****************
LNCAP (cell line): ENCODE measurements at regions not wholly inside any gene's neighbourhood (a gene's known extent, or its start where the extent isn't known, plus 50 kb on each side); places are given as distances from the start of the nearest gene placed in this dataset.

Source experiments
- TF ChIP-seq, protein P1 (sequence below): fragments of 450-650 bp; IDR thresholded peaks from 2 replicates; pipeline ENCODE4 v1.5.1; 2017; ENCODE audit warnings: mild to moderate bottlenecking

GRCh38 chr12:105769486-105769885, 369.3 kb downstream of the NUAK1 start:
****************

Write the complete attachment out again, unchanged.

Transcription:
LNCAP (cell line): ENCODE measurements at regions not wholly inside any gene's neighbourhood (a gene's known extent, or its start where the extent isn't known, plus 50 kb on each side); places are given as distances from the start of the nearest gene placed in this dataset.

Source experiments
- TF ChIP-seq, protein P1 (sequence below): fragments of 450-650 bp; IDR thresholded peaks from 2 replicates; pipeline ENCODE4 v1.5.1; 2017; ENCODE audit warnings: mild to moderate bottlenecking

GRCh38 chr12:105769486-105769885, 369.3 kb downstream of the NUAK1 start: